Electricity prices in Europe surge to record highs

Electricity prices in Europe surge to record highs

European power prices surged to record highs over the past couple of days after France announced the closure of four of its largest nuclear reactors. The crisis is further exacerbated by already very high prices of natural gas and cold temperatures. By the end of the month, most of the continent will endure below average temperatures, further increasing power demand.

French power giant EDF found two faults close to the welds on the pipes of the safety injection-system circuit in two reactors of the Civaux power plant last week. The company had stopped one reactor at the Civaux plant for a routine 10-year checkup in August and in November it also halted its second reactor at the site protectively, previously planning to restart it on December 24.1

However, as a result of the fault discovery, an outage at the plant will now last longer than expected, the company said, adding that it would also halt production in its plant in Chooz because it uses the same kind of reactors.

The two facilities make up almost 10% of the French nuclear capacity and they are the biggest and newest units of 56 in the country. Nuclear power accounts for around 70% of the country's electricity mix.

The shutdowns will make the market even more jittery just as temperatures are set to plunge way below average for much of the continent, Bloomberg reports.2

Peak demand in France alone is set to jump 7% to above 80 gigawatts next week, according to Bloomberg's model.

"The market is already very nervous and extremely sensitive, and the timing of this info could not have been much worse for market participants hoping for a drop in power prices," said Bo Palmgren, chief operating officer at MFT Energy, a trading company in Aarhus, Denmark.

Since France is a key exporter of electricity to neighboring countries the effects of the shutdowns will reverberate in Germany, Spain, Italy, and Britain.

German 2022 power jumped to as high as 230 EUR a megawatt-hour on the European Energy Exchange AG. The January contract surged as much as 52% to a record 600 EUR, closely followed by power for February adding 33% to 570 EUR.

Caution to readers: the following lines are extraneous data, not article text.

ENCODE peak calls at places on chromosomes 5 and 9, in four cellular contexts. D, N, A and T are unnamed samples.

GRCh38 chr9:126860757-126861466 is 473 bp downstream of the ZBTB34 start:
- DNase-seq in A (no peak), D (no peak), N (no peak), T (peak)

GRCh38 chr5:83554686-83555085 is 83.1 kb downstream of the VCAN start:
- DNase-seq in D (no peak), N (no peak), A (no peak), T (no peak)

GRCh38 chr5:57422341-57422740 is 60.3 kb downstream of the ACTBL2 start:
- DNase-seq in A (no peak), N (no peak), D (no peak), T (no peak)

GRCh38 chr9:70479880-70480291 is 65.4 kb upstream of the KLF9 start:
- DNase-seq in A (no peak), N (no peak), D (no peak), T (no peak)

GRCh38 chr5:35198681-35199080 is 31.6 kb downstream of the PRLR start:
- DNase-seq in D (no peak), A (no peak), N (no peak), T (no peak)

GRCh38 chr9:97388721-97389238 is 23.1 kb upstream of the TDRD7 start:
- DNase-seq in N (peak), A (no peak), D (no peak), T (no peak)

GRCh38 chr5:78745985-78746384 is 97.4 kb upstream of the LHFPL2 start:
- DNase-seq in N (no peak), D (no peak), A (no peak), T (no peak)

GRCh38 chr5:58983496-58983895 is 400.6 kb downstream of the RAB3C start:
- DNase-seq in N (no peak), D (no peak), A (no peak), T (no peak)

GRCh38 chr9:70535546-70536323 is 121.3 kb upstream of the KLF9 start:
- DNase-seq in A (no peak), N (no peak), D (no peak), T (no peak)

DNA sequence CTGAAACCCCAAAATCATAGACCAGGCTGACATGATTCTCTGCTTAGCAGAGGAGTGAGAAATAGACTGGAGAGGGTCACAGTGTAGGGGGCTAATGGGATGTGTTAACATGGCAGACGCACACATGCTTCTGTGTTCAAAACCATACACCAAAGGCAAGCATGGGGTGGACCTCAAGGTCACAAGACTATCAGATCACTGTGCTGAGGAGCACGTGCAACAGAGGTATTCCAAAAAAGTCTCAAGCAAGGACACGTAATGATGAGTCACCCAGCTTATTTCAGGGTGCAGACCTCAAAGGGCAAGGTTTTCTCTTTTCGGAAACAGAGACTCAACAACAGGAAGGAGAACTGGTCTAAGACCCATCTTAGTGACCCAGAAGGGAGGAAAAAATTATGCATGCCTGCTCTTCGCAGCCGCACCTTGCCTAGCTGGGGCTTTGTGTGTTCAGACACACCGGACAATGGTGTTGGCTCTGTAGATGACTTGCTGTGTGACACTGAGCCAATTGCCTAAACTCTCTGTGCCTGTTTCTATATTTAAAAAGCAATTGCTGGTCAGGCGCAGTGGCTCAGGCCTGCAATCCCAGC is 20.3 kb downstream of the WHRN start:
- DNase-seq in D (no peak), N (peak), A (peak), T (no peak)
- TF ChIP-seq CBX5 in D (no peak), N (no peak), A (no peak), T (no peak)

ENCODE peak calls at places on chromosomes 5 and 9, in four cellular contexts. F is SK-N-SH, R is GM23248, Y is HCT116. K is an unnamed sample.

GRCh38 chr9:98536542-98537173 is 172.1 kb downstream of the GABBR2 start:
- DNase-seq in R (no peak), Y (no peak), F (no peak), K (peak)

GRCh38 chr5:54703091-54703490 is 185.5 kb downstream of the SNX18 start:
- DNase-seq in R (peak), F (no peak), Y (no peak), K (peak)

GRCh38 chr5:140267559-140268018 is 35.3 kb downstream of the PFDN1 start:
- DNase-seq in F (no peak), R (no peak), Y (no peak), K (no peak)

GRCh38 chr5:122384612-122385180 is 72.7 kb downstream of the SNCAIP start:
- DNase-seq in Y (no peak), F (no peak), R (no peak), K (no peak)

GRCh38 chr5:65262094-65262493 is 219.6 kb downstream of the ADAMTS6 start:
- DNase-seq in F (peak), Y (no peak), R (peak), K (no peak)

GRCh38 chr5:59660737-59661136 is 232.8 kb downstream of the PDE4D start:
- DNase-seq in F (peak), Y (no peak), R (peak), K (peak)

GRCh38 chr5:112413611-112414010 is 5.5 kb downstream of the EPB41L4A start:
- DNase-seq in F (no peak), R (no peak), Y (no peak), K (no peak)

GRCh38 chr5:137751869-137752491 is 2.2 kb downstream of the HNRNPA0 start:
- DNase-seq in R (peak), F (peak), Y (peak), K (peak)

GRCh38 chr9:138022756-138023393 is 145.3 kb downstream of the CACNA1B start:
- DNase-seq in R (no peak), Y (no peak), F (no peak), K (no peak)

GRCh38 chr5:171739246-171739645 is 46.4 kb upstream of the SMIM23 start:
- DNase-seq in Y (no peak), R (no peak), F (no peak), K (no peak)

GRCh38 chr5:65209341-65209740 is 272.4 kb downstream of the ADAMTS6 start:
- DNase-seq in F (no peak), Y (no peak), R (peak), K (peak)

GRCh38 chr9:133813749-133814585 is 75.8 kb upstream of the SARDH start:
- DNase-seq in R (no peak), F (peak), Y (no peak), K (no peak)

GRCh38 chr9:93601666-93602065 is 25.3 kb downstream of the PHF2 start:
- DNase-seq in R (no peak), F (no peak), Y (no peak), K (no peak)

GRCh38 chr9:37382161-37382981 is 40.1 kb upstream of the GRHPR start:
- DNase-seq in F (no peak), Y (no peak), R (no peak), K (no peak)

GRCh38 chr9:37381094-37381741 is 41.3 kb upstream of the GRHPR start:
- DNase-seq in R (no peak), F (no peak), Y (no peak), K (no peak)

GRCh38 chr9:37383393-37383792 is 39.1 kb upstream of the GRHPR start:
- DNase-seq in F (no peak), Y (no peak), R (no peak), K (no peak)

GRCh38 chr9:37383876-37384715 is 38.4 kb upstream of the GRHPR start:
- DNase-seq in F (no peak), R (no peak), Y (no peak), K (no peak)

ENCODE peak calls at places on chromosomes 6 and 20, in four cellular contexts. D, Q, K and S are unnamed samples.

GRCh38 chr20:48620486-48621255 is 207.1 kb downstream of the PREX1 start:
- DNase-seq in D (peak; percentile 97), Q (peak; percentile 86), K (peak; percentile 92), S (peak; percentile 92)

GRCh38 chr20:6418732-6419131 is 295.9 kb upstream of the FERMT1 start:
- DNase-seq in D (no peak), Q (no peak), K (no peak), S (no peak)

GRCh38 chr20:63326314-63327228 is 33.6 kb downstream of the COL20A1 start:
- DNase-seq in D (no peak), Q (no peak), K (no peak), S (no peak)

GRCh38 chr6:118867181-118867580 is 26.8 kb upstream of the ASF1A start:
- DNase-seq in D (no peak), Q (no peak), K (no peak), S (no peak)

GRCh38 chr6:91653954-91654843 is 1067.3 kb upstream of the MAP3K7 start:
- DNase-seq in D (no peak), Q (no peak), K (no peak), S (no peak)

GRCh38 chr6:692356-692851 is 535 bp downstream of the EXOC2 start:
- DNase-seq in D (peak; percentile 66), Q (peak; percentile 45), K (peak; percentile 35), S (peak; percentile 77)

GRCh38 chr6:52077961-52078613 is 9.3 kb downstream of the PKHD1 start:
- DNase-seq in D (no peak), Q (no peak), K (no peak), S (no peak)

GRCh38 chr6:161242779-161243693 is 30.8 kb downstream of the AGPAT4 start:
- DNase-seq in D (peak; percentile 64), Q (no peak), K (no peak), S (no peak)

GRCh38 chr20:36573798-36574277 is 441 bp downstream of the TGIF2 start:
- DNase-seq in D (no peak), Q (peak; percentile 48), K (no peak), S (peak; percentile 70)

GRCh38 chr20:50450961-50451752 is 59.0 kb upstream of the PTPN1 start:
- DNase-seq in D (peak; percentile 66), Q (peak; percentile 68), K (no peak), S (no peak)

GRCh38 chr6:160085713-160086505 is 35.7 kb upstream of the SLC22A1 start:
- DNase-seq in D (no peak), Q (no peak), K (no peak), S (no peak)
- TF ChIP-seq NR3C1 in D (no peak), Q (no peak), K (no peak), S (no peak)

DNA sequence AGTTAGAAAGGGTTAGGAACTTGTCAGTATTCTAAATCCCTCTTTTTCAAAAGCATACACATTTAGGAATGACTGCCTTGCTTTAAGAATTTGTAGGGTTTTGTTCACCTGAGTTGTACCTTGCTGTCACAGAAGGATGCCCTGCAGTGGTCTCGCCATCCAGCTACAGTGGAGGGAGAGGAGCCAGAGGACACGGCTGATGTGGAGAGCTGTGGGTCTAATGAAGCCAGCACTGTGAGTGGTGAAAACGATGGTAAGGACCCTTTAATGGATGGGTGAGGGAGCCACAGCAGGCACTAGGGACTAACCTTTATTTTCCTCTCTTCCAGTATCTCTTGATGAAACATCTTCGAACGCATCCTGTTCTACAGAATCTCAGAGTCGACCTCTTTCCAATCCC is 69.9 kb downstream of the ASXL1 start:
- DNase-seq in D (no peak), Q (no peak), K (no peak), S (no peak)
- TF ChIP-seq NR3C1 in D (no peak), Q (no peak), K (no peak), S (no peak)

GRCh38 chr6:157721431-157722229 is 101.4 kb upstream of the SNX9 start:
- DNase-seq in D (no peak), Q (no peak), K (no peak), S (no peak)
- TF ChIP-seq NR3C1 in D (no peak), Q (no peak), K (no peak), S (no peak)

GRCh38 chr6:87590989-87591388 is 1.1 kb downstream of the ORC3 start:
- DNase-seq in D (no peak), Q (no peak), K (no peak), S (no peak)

"Day-ahead electricity prices across much of Europe set fresh and frightening record highs. Germany jumps to an incredible €431 per MWh. At current prices, energy-intensive industries will rather shut down and re-sell their power on the spot market," Bloomberg's Javier Blas said.


1 European Markets France's EDF takes more nuclear reactors offline after faults found - Reuters

2 Europe Power Prices Surge to Record on French Nuclear Halts - Bloomberg

Featured image: Full moon and nuclear plant cooling towers. Credit: ines s. (Flickr)


Producing content you read on this website takes a lot of time, effort, and hard work. If you value what we do here, please consider becoming a supporter.



john 1 month ago

The article should show average bills and the increases in average bills for us to understand the problem better. I don't know what an average EU citizen pays a month for electricity or gas....

DawnieR 1 month ago

"The two facilities make up almost 10% of the French nuclear capacity and they are the biggest and newest units of 56 in the country." Am I reading this correctly?? Lil FRANCE has FIFTY SIX Nuke Plants?? Big 'ol USA has 93. France is smaller than the US State of Texas.....and it (France) has 56 NUKE PLANTS?!?! What's the Cancer rate in France/surrounding countries??

John (@DawnieR) 1 month ago

France has the second highest number of reactors in the world - see here https://www.statista.com/statistics/267158/number-of-nuclear-reactors-in-operation-by-country/

moineau 1 month ago

Freeze everyone into compliance.

Post a comment

Your name: *

Your email address: *

Comment text: *

The image that appears on your comment is your Gravatar